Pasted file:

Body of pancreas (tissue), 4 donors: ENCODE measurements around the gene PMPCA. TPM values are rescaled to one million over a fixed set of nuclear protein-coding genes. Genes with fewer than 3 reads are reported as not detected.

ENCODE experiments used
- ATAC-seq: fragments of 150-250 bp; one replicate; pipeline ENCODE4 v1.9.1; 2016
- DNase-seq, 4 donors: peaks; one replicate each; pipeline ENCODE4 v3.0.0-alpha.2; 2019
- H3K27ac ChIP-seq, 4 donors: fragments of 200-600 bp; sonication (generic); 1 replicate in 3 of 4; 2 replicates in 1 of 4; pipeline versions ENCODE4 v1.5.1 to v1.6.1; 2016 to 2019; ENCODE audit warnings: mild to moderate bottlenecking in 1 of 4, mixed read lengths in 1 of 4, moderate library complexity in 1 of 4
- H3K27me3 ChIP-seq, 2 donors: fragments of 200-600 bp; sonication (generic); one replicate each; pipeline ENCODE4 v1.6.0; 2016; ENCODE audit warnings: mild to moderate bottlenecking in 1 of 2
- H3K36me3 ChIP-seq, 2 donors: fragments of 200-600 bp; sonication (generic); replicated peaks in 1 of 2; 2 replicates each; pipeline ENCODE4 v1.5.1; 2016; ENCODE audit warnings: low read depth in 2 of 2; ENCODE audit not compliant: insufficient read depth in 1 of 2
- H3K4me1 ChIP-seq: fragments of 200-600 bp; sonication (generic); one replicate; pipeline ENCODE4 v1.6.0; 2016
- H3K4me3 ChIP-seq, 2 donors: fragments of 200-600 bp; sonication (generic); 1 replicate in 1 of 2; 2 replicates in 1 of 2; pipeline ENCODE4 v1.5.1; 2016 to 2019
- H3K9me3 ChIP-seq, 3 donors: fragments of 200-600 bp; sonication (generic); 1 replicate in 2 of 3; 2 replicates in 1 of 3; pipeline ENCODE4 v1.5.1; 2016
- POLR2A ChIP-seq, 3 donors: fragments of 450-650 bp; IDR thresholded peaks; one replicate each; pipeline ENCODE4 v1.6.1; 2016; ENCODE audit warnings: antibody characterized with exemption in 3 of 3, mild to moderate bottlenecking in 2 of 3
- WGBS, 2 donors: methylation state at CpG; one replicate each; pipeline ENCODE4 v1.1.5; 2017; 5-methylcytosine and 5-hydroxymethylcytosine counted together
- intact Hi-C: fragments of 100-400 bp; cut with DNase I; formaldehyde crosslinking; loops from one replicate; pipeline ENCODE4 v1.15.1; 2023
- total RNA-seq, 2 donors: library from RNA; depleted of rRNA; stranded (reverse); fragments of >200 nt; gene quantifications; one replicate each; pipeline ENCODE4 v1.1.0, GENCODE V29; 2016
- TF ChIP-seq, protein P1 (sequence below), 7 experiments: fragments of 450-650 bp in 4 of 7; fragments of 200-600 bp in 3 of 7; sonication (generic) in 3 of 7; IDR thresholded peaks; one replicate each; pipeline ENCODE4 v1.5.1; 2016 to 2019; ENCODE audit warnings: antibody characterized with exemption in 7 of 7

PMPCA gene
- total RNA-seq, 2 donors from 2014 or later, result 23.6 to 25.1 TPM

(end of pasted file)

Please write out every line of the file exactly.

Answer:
Body of pancreas (tissue), 4 donors: ENCODE measurements around the gene PMPCA. TPM values are rescaled to one million over a fixed set of nuclear protein-coding genes. Genes with fewer than 3 reads are reported as not detected.

ENCODE experiments used
- ATAC-seq: fragments of 150-250 bp; one replicate; pipeline ENCODE4 v1.9.1; 2016
- DNase-seq, 4 donors: peaks; one replicate each; pipeline ENCODE4 v3.0.0-alpha.2; 2019
- H3K27ac ChIP-seq, 4 donors: fragments of 200-600 bp; sonication (generic); 1 replicate in 3 of 4; 2 replicates in 1 of 4; pipeline versions ENCODE4 v1.5.1 to v1.6.1; 2016 to 2019; ENCODE audit warnings: mild to moderate bottlenecking in 1 of 4, mixed read lengths in 1 of 4, moderate library complexity in 1 of 4
- H3K27me3 ChIP-seq, 2 donors: fragments of 200-600 bp; sonication (generic); one replicate each; pipeline ENCODE4 v1.6.0; 2016; ENCODE audit warnings: mild to moderate bottlenecking in 1 of 2
- H3K36me3 ChIP-seq, 2 donors: fragments of 200-600 bp; sonication (generic); replicated peaks in 1 of 2; 2 replicates each; pipeline ENCODE4 v1.5.1; 2016; ENCODE audit warnings: low read depth in 2 of 2; ENCODE audit not compliant: insufficient read depth in 1 of 2
- H3K4me1 ChIP-seq: fragments of 200-600 bp; sonication (generic); one replicate; pipeline ENCODE4 v1.6.0; 2016
- H3K4me3 ChIP-seq, 2 donors: fragments of 200-600 bp; sonication (generic); 1 replicate in 1 of 2; 2 replicates in 1 of 2; pipeline ENCODE4 v1.5.1; 2016 to 2019
- H3K9me3 ChIP-seq, 3 donors: fragments of 200-600 bp; sonication (generic); 1 replicate in 2 of 3; 2 replicates in 1 of 3; pipeline ENCODE4 v1.5.1; 2016
- POLR2A ChIP-seq, 3 donors: fragments of 450-650 bp; IDR thresholded peaks; one replicate each; pipeline ENCODE4 v1.6.1; 2016; ENCODE audit warnings: antibody characterized with exemption in 3 of 3, mild to moderate bottlenecking in 2 of 3
- WGBS, 2 donors: methylation state at CpG; one replicate each; pipeline ENCODE4 v1.1.5; 2017; 5-methylcytosine and 5-hydroxymethylcytosine counted together
- intact Hi-C: fragments of 100-400 bp; cut with DNase I; formaldehyde crosslinking; loops from one replicate; pipeline ENCODE4 v1.15.1; 2023
- total RNA-seq, 2 donors: library from RNA; depleted of rRNA; stranded (reverse); fragments of >200 nt; gene quantifications; one replicate each; pipeline ENCODE4 v1.1.0, GENCODE V29; 2016
- TF ChIP-seq, protein P1 (sequence below), 7 experiments: fragments of 450-650 bp in 4 of 7; fragments of 200-600 bp in 3 of 7; sonication (generic) in 3 of 7; IDR thresholded peaks; one replicate each; pipeline ENCODE4 v1.5.1; 2016 to 2019; ENCODE audit warnings: antibody characterized with exemption in 7 of 7

PMPCA gene
- total RNA-seq, 2 donors from 2014 or later, result 23.6 to 25.1 TPM